Address: V. Putvinskio g. 33, Kaunas
Historical address: Vienybės a. 11
Architect K. Dušauskas-Duž
Built in 1933
The builders of this house in the interwar period were Viktoras and Betty Rėklaičiai – an exemplary duo of active and social people of that period. After moving to Kaunas, Rėklaičiai decided to build up a private family house. It was designed by architect Klaudijus Dušauskas-Duž and built in 1933. Today this house is hiding in one of the blocks of Kaunas New Town, along with a group of other private houses, which are individually designed by different architects.
Viktoras Rėklaitis was an engineer and a public figure. He was born and raised in Marijampolė. Later he studied at the Institute of Naval Engineering in Kronstadt, earning a scholarship with a commitment to serve in the Tsarist Russian Navy. After his graduation, the First World war began. During it V. Rėklaitis participated in several military operations in the Baltic Sea. Shipping, engineering and machinery eventually became an integral part of his life, that left a significant footprint not only in Kaunas but also in Lithuania. After his return to Lithuania after World War I, he soon moved to Kaunas with his family. Here he was appointed the head of the Narrow Gauge Railway Board and served in the Lithuanian Armed Forces. In 1923 he co-founded a small machine repair shop with Arkadijus Cimbleris in Aleksotas, later reorganized into a “Machine and Machine Building Workshop”.
Advertisement of the American Lithuanian joint-stock company “Amlit”. Kaunas, 1933.
During 1930–1935, V. Rėklaitis was the head of the American Lithuanian joint-stock company “Amlit”, and was one of the founders of the Lithuanian Baltic Lloyd Shipping Company and later chairman of its board. With his concern, Lithuania acquired several merchant ships (they were given the names of “Marijampolė”, “Šiauliai” and “Kaunas”). He also actively contributed to the development of river shipping. At the Lithuanian Baltic Lloyd’s Workshop, merchant ships were built near Seredžius.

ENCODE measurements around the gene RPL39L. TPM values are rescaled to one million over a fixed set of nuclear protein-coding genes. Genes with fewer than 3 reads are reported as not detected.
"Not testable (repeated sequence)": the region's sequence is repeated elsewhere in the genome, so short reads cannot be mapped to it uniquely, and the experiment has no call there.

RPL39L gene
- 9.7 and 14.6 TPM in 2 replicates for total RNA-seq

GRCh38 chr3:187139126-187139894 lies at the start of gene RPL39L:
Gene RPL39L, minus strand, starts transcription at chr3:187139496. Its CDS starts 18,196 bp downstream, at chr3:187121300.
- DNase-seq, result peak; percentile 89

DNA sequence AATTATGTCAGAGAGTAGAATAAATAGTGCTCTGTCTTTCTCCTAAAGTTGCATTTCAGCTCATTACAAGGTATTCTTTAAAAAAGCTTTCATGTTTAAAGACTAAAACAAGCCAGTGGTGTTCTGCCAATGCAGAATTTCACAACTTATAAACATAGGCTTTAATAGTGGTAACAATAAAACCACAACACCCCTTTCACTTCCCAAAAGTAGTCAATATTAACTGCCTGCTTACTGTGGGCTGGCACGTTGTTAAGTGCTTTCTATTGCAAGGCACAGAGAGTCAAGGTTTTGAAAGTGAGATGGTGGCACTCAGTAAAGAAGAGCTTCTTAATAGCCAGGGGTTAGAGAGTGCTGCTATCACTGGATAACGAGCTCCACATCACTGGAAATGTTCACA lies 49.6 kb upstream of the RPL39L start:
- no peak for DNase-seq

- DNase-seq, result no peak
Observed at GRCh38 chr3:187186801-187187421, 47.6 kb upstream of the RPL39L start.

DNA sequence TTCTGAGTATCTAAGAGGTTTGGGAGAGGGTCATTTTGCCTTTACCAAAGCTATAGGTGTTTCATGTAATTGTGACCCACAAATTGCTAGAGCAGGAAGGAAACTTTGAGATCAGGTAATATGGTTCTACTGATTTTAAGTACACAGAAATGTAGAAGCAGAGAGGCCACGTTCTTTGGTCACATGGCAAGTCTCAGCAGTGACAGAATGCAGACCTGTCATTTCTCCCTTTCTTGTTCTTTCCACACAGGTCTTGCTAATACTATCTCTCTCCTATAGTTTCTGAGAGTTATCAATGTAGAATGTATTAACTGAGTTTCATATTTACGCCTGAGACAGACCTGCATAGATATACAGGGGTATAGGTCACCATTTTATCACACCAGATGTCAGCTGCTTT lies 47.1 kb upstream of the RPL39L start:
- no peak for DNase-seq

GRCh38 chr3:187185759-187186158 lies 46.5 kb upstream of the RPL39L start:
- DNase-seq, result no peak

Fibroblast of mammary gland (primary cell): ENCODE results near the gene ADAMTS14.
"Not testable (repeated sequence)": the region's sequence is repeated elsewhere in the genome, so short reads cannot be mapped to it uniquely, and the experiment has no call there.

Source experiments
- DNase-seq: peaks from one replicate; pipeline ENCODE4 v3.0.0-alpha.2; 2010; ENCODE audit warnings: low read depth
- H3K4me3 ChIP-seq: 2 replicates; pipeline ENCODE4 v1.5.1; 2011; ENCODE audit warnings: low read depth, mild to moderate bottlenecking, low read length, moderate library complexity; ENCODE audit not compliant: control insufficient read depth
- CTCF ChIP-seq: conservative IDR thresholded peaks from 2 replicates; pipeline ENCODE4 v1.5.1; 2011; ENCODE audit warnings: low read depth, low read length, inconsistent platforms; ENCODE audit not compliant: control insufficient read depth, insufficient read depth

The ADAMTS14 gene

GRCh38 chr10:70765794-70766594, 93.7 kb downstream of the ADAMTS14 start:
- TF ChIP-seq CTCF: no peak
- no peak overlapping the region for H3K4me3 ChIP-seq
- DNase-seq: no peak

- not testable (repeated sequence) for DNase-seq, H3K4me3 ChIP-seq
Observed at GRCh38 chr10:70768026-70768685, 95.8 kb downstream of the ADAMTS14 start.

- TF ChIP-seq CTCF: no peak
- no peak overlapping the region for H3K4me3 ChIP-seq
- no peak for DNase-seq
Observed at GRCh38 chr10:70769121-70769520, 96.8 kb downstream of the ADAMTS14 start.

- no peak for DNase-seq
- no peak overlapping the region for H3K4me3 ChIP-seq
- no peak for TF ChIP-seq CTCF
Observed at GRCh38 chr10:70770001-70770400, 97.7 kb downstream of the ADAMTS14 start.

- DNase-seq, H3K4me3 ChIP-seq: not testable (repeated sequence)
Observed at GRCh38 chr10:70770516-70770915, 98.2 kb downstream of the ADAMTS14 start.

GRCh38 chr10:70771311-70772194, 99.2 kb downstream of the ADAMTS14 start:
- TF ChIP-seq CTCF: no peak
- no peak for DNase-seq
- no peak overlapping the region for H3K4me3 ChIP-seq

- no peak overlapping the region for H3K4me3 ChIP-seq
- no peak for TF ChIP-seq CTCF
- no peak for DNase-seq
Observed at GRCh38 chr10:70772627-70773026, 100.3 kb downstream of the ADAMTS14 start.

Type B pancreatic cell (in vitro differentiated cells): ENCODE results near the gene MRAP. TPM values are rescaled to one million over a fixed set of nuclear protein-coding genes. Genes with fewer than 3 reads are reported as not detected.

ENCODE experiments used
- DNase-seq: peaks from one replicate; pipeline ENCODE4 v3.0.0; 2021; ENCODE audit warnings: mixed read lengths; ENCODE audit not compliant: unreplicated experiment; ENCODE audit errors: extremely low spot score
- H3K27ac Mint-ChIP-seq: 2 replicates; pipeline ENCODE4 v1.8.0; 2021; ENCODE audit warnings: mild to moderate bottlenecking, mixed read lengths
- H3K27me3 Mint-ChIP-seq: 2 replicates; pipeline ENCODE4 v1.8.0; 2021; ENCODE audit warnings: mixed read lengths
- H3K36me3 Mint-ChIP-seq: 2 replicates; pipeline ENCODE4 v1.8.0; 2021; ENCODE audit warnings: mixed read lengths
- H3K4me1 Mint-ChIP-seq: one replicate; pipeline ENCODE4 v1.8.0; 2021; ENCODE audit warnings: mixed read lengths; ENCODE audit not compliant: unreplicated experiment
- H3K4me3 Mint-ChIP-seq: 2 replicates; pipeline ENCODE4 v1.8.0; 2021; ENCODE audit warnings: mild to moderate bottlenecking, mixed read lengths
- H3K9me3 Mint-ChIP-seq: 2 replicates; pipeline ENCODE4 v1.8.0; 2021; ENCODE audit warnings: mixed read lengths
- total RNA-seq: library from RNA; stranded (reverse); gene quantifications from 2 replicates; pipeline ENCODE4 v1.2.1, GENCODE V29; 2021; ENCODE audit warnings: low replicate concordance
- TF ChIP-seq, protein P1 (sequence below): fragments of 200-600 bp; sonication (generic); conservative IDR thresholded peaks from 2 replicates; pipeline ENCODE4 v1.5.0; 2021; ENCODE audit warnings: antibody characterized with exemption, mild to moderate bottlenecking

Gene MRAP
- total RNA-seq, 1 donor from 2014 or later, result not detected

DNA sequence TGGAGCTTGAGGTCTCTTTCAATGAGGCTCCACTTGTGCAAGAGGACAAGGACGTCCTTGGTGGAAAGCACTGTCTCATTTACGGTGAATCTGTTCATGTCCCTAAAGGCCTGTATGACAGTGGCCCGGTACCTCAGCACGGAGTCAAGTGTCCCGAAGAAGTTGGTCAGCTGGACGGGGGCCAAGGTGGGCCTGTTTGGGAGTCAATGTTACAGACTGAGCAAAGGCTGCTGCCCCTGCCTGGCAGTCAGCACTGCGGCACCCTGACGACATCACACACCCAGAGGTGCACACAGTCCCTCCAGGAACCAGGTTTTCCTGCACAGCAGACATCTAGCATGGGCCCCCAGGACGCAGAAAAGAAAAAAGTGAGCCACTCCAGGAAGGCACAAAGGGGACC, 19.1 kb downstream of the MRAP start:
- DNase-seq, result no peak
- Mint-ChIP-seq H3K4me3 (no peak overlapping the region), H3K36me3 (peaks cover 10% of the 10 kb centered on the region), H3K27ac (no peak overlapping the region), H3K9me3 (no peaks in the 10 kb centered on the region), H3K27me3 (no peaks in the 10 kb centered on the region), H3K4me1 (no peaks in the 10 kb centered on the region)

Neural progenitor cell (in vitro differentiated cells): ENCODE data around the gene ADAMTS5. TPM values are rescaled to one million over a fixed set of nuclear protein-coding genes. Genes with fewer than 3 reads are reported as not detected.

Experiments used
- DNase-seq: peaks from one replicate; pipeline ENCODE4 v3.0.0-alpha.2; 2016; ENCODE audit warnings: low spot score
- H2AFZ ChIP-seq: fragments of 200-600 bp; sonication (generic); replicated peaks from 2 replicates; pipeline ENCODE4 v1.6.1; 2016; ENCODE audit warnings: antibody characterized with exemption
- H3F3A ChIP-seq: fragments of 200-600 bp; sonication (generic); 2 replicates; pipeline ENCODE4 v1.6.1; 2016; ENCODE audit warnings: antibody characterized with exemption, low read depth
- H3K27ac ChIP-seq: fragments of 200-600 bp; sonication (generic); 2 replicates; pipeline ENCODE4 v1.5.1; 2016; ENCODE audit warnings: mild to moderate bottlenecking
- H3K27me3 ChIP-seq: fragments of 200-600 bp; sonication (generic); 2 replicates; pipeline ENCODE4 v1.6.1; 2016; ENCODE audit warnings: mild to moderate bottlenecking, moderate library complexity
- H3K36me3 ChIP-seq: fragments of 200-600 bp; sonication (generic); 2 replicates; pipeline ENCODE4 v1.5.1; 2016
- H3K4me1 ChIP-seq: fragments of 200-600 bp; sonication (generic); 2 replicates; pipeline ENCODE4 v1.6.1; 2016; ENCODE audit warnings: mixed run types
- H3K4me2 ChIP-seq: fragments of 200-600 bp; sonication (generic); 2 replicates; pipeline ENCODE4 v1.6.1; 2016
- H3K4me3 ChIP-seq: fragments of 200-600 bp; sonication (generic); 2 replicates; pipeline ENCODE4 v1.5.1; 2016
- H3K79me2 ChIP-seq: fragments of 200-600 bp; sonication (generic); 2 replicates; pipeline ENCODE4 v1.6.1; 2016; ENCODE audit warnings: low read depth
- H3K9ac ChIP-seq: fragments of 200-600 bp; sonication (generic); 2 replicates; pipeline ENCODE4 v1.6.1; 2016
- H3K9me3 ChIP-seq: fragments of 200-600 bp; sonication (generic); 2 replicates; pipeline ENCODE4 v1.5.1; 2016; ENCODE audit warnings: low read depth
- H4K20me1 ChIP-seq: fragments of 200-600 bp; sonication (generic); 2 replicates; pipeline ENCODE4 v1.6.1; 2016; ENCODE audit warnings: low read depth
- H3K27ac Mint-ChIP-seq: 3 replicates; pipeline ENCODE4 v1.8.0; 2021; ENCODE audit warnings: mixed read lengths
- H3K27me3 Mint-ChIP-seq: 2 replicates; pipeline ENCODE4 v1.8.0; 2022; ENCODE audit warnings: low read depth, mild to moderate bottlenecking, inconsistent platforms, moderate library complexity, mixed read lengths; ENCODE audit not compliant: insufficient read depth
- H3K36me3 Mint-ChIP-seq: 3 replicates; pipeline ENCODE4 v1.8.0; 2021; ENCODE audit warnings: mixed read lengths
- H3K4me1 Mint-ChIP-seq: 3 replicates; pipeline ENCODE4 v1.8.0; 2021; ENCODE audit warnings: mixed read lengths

It is likely that V. Rėklaitis is the author of this photo. A river ship is under construction at Seredžius. Source: LJM LIF 788. Lietuvos jūrų muziejaus nuotrauka: https://www.limis.lt/greita-paieska/perziura/-/exhibit/preview/100000011257448
V. Rėklaitis also actively engaged in social activities. He was the Chairman of the Finnish-Lithuanian association, one of the founders and a member of the board of the Lithuanian Seamen’s Union, and a member and sponsor of the Lithuanian Scout Union. His wife Betty was no less active citizen. Born in Lithuania, she studied languages at the St. Petersburg Women’s Academy. Later she went to study at the University of Marburg in Germany. After graduation she taught in Poland and Lithuania. Together with other active women, she founded the Lithuanian Women’s Union in Kaunas during the interwar period to support the national fleet. Through its activities, the organization has tried to raise public awareness of the importance of the sea for the country and has raised funds to support its own fleet. It was through their support that Sea Scouts bought the “Budys” sailboat for their first long distance sailing in the Baltic Sea. After the occupation, V. Rėklaitis was removed from the management of his own company. On the eve of the war Rėklaičiai family decided to repatriate to Germany. The family stayed in Poznan.
A river ship “Rimgaila” in Kaunas winter port. Photo source: Vytautas the Great War Museum.
There are several objects that are still associated with Rėklaičiai family in today’s Kaunas and Kaunas district, which allows us to at least symbolically reconstruct a daily routine of the typical family of that time. It is a family-owned home on V. Putvinskis Street; American Lithuanian Joint Stock Company “Amlit” Building Complex; former Nemunas river port in Kaunas, where merchant ships were moored; as well as a wooden family villa in Kačerginė – V. Rėklaitis was appointed director of newly established resort in 1933. In 1934, Rėklaičiai decided to built a wooden villa on the outskirts of the town, which has survived to the present day.
Text by Žilvinas Rinkšelis
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